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Analysis: How Spain became center of operations in Armstrong’s doping ring

  • By Andrew Hood
  • Published Oct. 16, 2012
French headlines have recently vilified Lance Armstrong, who had numerous run-ins with the French press and doping authorities. Photo: Franck Fife | AFP


MADRID (VN) — Spain’s reputation as a dopers’ haven is not getting any help from the U.S. Anti-Doping Agency’s investigation against Lance Armstrong. Three Spaniards were key players in the long-running doping ring and Spain became the haven for the U.S. Postal Service’s efforts to acquire illicit doping products and avoid controls.

According to documents in the USADA dossier, published last week, the reach of the doping program was global, stretching from Texas to California to across Switzerland, Italy and the Canary islands to wherever the team was racing, but Spain served as an important base of operations, critical for the success of the entire system.

It wasn’t the mild weather and good training roads that prompted Armstrong to move his European base from Nice, France, to Girona, Spain, in 2000. Instead, Spain’s lax attitude and porous borders made Girona the ideal choice from which to operate in Europe for Armstrong.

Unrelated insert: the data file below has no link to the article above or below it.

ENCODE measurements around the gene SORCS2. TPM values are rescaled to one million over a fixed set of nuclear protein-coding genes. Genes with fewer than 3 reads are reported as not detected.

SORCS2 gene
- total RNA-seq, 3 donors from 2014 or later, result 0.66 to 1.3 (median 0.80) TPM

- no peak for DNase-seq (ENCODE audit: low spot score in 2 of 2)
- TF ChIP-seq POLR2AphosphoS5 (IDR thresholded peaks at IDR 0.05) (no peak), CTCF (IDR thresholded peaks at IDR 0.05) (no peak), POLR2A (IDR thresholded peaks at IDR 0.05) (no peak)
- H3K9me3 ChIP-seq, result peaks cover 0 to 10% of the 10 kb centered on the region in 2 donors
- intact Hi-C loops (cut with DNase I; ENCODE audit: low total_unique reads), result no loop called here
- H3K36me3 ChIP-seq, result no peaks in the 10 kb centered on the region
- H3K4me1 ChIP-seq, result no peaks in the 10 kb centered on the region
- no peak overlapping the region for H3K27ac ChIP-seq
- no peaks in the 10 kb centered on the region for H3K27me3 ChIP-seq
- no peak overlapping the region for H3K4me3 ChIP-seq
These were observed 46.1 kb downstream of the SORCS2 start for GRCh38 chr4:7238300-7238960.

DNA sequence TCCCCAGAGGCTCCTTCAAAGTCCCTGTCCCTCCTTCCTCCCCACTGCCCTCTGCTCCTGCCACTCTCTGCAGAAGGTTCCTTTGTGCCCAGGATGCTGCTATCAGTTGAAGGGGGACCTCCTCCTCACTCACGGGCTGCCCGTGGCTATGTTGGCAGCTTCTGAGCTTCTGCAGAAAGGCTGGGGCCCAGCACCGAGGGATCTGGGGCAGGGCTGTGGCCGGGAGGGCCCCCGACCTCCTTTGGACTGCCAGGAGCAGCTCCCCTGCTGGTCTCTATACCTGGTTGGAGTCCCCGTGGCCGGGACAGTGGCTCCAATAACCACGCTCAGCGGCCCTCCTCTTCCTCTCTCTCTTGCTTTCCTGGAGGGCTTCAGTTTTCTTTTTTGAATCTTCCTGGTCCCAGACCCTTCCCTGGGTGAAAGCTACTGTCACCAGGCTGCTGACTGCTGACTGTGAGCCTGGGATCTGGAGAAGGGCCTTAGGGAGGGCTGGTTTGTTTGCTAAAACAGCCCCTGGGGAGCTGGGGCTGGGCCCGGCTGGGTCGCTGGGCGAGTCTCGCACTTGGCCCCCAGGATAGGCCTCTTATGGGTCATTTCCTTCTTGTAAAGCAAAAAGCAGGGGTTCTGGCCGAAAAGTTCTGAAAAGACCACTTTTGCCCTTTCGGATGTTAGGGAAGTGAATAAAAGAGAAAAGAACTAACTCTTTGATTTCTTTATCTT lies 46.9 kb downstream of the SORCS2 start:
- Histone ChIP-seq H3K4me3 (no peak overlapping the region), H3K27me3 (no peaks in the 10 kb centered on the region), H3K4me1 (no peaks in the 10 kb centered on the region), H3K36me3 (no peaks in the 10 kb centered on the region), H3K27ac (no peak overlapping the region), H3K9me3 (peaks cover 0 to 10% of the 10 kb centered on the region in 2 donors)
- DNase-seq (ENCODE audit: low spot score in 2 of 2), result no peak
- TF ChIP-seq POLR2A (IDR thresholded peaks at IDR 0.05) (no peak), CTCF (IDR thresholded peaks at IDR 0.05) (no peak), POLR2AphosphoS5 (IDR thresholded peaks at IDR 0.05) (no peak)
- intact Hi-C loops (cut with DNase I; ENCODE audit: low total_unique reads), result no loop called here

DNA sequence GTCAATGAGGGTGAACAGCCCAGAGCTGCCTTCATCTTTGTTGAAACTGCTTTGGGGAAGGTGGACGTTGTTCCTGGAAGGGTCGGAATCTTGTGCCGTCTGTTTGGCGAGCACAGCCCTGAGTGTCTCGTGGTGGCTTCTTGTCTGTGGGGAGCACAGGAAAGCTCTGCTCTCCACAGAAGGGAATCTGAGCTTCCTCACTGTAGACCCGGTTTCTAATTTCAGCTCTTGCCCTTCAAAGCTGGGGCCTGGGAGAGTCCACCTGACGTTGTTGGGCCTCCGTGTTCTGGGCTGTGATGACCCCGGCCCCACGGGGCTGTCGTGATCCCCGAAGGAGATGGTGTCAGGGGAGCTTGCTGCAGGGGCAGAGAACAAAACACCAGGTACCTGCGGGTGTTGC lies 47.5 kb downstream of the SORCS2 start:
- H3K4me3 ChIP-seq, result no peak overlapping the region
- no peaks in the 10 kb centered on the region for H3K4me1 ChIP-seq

The majority of his American teammates already lived there, creating a U.S.-European hub starting in 1997, but the move also meant that Armstrong was closer to the team’s doping doctors and further away from the prying eyes of French authorities.

Most of the key players in the Armstrong doping ring — with the exception of Italian doctor Michele Ferrari — all lived within a few hours’ drive from Girona. That allowed for easier transportation and application of the ever-more-elaborate cocktail of banned performance enhancing products.

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Andrew Hood

Andrew Hood

Andrew Hood cut his journalistic teeth at Colorado dailies before the web boom opened the door to European cycling in the mid-1990s. Hood has covered every Tour de France since 1996 and has been VeloNews' European correspondent since 2002.

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